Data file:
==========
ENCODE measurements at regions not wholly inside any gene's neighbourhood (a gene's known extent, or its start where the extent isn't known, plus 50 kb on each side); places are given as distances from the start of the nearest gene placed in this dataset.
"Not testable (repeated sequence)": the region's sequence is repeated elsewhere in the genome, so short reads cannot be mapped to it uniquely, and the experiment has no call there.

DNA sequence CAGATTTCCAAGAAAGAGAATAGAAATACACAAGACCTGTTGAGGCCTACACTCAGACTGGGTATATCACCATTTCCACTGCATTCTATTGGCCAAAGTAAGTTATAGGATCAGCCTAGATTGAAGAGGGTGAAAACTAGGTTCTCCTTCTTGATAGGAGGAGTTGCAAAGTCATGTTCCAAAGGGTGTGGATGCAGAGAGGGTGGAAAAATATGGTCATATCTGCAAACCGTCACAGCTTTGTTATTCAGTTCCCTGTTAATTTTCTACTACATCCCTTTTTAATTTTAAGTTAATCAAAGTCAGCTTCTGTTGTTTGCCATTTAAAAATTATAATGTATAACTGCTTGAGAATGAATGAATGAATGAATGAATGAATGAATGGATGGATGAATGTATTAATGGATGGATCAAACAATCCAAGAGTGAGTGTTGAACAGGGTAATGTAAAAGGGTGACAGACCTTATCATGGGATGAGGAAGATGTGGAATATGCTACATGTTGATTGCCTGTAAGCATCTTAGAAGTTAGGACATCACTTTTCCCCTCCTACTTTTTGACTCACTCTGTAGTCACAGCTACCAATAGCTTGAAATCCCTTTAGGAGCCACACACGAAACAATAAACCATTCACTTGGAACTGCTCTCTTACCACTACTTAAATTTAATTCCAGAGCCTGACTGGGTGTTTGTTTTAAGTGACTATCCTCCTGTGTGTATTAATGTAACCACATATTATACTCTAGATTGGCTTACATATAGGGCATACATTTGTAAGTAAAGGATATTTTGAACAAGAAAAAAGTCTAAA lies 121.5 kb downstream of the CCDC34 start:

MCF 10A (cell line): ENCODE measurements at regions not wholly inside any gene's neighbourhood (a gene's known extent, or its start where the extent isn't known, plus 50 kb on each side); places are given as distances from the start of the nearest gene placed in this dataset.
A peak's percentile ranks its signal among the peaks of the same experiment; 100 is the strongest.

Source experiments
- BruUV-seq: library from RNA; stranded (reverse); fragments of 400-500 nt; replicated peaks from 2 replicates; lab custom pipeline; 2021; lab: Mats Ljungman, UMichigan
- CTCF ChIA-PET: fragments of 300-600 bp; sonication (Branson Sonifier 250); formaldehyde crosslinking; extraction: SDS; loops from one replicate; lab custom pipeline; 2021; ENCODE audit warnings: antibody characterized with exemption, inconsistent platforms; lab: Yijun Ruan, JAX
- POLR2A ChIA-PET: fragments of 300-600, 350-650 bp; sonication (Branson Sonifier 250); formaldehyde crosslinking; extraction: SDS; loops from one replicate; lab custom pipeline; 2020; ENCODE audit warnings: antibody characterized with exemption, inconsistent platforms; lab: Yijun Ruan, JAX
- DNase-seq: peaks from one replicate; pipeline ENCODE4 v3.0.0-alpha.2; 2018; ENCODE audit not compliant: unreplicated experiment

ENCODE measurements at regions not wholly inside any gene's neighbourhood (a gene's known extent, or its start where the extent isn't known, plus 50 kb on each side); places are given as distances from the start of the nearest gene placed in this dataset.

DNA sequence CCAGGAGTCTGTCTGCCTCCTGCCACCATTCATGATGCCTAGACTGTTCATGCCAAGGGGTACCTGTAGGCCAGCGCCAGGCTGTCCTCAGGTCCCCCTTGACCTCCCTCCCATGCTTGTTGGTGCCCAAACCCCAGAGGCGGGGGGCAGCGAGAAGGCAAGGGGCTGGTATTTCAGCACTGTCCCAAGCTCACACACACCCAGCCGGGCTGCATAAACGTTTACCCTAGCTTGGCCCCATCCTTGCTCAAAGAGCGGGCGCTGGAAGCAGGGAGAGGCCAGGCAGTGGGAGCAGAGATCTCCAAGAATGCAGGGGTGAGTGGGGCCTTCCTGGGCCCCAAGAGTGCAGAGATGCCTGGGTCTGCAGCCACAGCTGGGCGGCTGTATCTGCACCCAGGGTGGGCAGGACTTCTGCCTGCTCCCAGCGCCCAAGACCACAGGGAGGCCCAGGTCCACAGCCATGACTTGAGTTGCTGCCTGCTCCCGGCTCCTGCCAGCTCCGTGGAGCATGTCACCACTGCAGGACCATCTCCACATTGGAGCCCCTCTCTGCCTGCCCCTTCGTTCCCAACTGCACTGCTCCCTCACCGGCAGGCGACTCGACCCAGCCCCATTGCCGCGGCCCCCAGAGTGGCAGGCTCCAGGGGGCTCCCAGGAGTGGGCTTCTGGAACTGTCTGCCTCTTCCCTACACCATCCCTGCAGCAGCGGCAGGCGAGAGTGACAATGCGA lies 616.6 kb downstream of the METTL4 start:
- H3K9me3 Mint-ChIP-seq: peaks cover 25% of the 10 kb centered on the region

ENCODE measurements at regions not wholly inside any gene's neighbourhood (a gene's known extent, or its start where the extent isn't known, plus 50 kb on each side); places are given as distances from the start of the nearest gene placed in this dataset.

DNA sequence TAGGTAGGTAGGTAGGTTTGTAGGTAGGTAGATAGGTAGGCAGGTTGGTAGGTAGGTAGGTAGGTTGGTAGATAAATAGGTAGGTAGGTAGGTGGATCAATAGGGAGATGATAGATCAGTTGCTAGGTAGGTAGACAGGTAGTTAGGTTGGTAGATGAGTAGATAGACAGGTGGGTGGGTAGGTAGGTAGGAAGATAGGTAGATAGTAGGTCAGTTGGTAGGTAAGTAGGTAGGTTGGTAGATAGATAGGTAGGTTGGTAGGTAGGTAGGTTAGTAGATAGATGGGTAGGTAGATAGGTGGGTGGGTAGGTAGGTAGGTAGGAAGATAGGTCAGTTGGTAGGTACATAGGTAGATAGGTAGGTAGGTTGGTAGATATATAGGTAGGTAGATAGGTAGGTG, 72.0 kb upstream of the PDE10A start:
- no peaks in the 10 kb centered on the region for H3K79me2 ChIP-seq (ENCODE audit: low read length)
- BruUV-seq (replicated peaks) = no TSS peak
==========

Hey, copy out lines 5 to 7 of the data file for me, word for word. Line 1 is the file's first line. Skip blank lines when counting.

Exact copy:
A peak's percentile ranks its signal among the peaks of the same experiment; 100 is the strongest.

Source experiments
- BruUV-seq: library from RNA; stranded (reverse); fragments of 400-500 nt; replicated peaks from 2 replicates; lab custom pipeline; 2021; lab: Mats Ljungman, UMichigan